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Fly Fishing the Kenai River, Alaska

Fishing the Kenai River

If you’ve gotten bored of fishing nearby streams and ponds for hand-sized trout or need a new fly-fishing adventure, set your sights on one of the world’s best fly-fishing spots with the Kenai River in Alaska. Alaska’s Kenai River has long been a fly-fishing paradise due to the enormous fish and untouched Alaska wilderness that gives anglers a picturesque background every time they toss their fly in.
Fishing the Kenai River is much different than fishing your local stream and requires plenty of preparation and the correct equipment to have an excellent day angling. Let’s learn everything you need to know about fishing the Kenai River, including where it is, what equipment you need, and local resources to help get you landing monster fish.

Where is the Kenai River?

The Kenai River begins at Kenai Lake near Cooper Landing, Alaska, approximately 100 miles south of Anchorage.
From Cooper Landing, the Kenai runs 82 miles on a westward route through the Kenai Canyon, the Kenai National Wildlife Refuge, and confluences with several other lakes and streams before emptying into the Pacific Ocean.
The Kenai is separated into three main portions. The first 17 miles of the Kenai from Kenai Lake to Skilkak is known as the upper Kenai or simply the upper river. The next 20 miles from Skilkak to the Sterling Highway is known as the middle river, and the last 21 miles from Sterling Highway to the Pacific is known as the lower river.

What Fish are in the Kernai River?

The Kenai River is a popular fishing destination for its numerous trout and salmon species. While native Rainbow Trout are incredibly popular in the Kenai, anglers can take advantage of several salmon species like Sockeye, CoHo, Chinook (King), and more.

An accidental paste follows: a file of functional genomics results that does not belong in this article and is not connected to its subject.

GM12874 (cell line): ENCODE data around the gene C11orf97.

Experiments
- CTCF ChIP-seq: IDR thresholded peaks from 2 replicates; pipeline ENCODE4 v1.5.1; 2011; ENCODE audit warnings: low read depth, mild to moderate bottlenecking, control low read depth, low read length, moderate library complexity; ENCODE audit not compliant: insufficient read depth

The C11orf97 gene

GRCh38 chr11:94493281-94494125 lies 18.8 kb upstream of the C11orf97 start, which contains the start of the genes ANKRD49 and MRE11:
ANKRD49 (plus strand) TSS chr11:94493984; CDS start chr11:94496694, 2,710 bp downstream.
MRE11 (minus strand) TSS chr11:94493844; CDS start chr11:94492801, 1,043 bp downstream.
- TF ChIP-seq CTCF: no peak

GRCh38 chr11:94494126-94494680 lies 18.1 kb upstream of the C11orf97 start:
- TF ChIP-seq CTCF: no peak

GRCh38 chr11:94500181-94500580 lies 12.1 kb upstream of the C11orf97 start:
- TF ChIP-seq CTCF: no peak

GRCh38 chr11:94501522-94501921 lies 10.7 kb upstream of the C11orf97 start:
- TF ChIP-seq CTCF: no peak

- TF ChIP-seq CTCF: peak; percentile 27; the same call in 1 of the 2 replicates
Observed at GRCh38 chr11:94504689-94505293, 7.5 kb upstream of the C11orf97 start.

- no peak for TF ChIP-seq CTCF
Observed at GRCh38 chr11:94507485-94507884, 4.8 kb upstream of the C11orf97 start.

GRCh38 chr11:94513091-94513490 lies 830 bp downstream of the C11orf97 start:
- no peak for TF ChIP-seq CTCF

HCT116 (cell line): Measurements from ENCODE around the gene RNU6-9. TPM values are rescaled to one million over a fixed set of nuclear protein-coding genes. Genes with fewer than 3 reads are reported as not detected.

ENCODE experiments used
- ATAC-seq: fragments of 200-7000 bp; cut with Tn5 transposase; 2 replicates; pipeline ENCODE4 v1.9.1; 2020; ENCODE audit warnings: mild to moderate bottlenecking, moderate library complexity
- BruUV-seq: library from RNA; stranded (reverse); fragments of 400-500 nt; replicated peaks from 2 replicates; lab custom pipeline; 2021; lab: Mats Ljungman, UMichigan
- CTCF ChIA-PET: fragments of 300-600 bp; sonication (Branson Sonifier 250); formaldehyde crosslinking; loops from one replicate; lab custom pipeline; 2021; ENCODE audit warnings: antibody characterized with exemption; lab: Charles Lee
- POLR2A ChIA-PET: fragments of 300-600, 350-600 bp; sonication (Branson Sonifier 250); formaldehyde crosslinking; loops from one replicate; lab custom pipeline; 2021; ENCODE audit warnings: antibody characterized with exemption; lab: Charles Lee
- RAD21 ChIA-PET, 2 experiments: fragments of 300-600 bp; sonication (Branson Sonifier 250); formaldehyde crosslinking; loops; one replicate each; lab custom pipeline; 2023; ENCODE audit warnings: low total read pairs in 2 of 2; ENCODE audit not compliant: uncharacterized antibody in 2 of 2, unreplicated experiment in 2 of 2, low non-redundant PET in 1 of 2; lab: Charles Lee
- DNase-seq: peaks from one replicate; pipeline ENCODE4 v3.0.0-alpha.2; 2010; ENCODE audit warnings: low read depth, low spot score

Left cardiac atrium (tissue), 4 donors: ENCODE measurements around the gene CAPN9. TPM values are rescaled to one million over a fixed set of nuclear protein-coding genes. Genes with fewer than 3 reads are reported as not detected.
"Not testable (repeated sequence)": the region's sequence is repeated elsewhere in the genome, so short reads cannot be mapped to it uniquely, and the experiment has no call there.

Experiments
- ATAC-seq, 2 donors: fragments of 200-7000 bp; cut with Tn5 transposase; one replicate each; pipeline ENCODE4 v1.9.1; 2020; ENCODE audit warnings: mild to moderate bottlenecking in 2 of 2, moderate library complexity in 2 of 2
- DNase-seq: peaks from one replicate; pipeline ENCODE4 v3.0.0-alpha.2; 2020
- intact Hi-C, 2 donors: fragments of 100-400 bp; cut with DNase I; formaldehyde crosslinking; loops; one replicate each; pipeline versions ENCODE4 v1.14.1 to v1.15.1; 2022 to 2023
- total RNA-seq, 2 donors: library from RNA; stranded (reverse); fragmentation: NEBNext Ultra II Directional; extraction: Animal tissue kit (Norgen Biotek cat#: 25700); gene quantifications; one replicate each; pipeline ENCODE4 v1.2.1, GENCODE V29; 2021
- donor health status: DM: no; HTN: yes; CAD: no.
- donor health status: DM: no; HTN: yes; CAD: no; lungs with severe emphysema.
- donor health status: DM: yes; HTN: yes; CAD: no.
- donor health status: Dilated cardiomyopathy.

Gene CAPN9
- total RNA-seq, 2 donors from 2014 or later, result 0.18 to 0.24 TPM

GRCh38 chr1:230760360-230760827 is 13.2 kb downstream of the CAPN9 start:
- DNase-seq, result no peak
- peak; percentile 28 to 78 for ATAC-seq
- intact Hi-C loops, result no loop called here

The world-famous “Kenai King’ salmon can reach up 90 pounds and provides one heck of a fight. What type of fish you target largely depends on what fish are ‘running’ up the Kenai to spawning grounds.

Preparing Your Fly Reel and Flies for the Kenai River

The Kenai River is home to some seriously large fish, so you need to be ready with a fly fish setup that will haul in the lunkers. Because there are a lot of variances in fish weight depending on what you’re targeting, you may need to bring multiple weight rods, reels, and lines when fishing the Kenai.
Kenai is a destination where it might be better to purchase your equipment at a local fly shop or let the fly guide bring all the necessary equipment for your journey, depending on local conditions and what you’re targeting.

Other Equipment

The Kenai is cold no matter the time of year, so pack warm chest waders and layers. With any fishing adventure, make sure you know local rules and regulations and get your hands on the proper fishing license before you put your line in.

Best Time of Year to Fish the Kenai River

You want to be on the Kenai during the salmon runs that last from approximately late May into September. Different species appear at different times, so ideally, you want to set your trip when your favorite species is running the Kenai.
The summer runs are the best time of the year to fish the Kenai. The rest of the year? Well, it’s Alaska and as most know – Alaska’s cold. Unless you’re interested in some seriously cold and treacherous winter fly fishing, book your Kenai trip in summer.

Local Resources for the Kenai

Kenai Cache Outfitters: Cooper Landing, Alaska

Kenai Cache Outfitters in Cooper Landing puts you up close to great local fishing spots. If you don’t want to bring everything with you can shops rods and reels to the perfect flies at Kenai Cache’s full-scale fly shop or let your guide bring all the equipment for you.
If you’re in need a full outfitter Kenai Cache offers guided tours to put you right on the action with local experts. Kenai Cache also offers accommodations if you’re looking for an everything-in-one Kenai package.

Alaska Troutfitters: Cooper Landing, Alaska

Alaska Troutfitters host many of the same amenities and gear as Kenai Cache, so feel free to shop both to find your favorite. Alaska Troutfitters offers a full-scale fly and tackle shop, several types of local guided trips with fishing equipment included multiple types of lodging, and of course, local knowledge on how to fish the Kenai.

Good Times and Great Fishing

If you’re looking for a favorite Colorado fly fishing spot you can’t beat a day on the Arkansas River. Use our resources, local know-how, and rig your line up right for a successful day nailing brown trout. It doesn’t get much better than pulling out a lunker in the shadow of Colorado mountains.